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Microsoft has announced that Associate Professor Subith Vasu has received the company’s inaugural Investigator Fellowship, worth $200,000, which recognizes higher education faculty in the U.S. who have demonstrated extraordinary talent that distinguishes them as both teachers and researchers.

Vasu is one of only 15 awardees selected in the nation and the only person representing the mechnical engineering discipline.

Close to 300 applications for the fellowship were submitted, but only 15 awardees were selected. Vasu is the only faculty member from UCF, as well as the only awardee from the mechanical and aerospace engineering discipline, to receive this award.

The funding can be applied to any research project of his choosing. All candidates are encouraged to incorporate the Microsoft Azure software into their research and teaching, something Vasu is looking forward to.

“It feels great and I like the fact that they are one of the most respected companies. Almost everybody on a daily basis uses Microsoft products, so it’s an honor to be associated with them,” Vasu says. “Also, I’m excited about using the tools they have. As times change, we have to change, too.”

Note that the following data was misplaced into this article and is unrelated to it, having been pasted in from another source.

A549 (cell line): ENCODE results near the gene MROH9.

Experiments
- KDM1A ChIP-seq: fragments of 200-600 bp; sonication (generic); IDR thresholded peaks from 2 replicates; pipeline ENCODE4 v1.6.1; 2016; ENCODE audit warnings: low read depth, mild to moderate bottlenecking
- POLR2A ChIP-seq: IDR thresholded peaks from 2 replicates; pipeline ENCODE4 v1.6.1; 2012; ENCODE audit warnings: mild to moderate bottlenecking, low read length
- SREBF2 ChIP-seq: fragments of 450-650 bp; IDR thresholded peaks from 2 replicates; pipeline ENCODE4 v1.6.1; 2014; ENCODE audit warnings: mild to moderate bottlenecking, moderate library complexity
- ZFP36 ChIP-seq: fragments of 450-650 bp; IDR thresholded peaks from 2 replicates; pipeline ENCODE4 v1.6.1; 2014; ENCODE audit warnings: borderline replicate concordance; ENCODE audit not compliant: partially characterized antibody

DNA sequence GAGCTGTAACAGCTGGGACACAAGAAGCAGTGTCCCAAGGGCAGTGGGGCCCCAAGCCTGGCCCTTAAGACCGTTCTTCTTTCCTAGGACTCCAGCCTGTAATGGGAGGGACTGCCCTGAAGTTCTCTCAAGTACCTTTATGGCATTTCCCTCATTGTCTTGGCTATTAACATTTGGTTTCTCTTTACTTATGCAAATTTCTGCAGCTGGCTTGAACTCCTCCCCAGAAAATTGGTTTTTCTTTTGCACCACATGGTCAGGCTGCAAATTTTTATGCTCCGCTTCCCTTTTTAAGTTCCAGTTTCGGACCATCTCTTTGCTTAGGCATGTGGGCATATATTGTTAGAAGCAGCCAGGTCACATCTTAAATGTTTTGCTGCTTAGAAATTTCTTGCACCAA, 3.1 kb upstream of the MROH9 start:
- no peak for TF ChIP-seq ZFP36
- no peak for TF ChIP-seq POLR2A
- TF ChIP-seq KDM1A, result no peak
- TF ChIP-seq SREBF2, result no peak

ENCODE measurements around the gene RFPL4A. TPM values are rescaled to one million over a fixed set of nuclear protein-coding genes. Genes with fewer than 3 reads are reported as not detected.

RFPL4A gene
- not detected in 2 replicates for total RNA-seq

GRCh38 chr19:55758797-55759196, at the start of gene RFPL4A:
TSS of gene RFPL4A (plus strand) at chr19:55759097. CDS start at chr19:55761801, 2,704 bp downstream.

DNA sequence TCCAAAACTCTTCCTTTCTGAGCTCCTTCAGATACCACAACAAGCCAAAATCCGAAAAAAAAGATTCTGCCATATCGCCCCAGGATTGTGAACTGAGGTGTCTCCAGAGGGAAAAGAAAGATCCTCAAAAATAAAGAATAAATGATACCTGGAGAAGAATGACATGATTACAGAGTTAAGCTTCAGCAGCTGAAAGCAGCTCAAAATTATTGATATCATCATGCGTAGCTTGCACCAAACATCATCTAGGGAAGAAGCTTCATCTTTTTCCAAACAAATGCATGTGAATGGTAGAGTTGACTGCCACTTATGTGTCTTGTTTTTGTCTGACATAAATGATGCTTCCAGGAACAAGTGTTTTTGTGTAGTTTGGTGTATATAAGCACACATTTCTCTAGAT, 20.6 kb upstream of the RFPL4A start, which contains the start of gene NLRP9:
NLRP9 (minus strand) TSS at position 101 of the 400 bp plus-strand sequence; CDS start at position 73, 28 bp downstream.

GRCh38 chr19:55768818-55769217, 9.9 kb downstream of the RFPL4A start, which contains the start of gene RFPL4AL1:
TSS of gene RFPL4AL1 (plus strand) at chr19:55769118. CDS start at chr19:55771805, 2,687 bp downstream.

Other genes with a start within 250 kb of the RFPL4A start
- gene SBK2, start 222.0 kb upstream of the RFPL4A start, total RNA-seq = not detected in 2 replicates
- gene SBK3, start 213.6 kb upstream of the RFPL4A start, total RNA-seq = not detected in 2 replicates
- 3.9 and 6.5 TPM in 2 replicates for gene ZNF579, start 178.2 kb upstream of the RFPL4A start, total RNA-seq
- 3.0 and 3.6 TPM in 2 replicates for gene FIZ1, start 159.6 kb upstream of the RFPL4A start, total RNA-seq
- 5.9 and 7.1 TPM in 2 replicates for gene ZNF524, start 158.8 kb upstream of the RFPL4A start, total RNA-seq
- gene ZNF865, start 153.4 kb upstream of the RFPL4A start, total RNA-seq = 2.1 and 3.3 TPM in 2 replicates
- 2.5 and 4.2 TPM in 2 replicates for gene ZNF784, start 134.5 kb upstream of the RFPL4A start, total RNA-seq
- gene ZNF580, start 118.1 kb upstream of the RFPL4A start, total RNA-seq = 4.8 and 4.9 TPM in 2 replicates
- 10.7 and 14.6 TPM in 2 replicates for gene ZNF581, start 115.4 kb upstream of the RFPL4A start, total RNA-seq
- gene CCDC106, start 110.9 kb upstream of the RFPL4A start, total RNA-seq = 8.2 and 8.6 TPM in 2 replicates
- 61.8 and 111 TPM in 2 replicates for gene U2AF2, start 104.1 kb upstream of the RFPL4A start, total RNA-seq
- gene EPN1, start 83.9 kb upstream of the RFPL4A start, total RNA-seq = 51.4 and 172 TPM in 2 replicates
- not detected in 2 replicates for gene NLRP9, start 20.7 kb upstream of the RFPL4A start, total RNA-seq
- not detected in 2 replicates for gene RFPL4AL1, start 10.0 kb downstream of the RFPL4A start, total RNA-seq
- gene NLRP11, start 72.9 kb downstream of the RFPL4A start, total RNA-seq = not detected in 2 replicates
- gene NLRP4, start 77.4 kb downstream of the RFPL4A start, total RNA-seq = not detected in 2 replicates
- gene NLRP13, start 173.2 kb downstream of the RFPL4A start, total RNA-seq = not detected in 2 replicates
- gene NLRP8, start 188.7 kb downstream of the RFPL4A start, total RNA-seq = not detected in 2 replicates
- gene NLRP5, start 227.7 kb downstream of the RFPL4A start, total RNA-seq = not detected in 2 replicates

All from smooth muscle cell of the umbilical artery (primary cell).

Subith Vasu
Subith Vasu

Microsoft Investigator

Microsoft Azure is an online, cloud-based computing software that allows users to build, test, deploy and manage applications. Vasu has already started using it in his research to develop a sensor that can detect trace amount of opioids, a project funded by the Defense Advanced Research Projects Agency. The sensor would be part of a handheld device that first responders and the military can use to prevent accidental exposure to the deadly toxins.

Vasu and his team in the Vasu Lab will use Azure to analyze the “fingerprints” of opioids, or the unique identity of each molecule. They can input specific features of each opioid molecule, which the program can then use to analyze and identify the common features of all opioids.

“Let’s say you gave the data of 30 opioids to the program,” says Vasu. “The program can analyze that and identify the common features that separate the 30 opioids from some common household compounds such as coffee or sugar, or even other drugs like paracetamol.”

A program like Azure can conduct this analysis rapidly and efficiently — something a human would not be able to do.

“Humans cannot do that, but a computer can do it by analyzing the spectrum very rapidly and looking at common features from its known database,” Vasu says. “So I think the Microsoft Azure tools will be very useful here because it had all those algorithms that we can utilize.”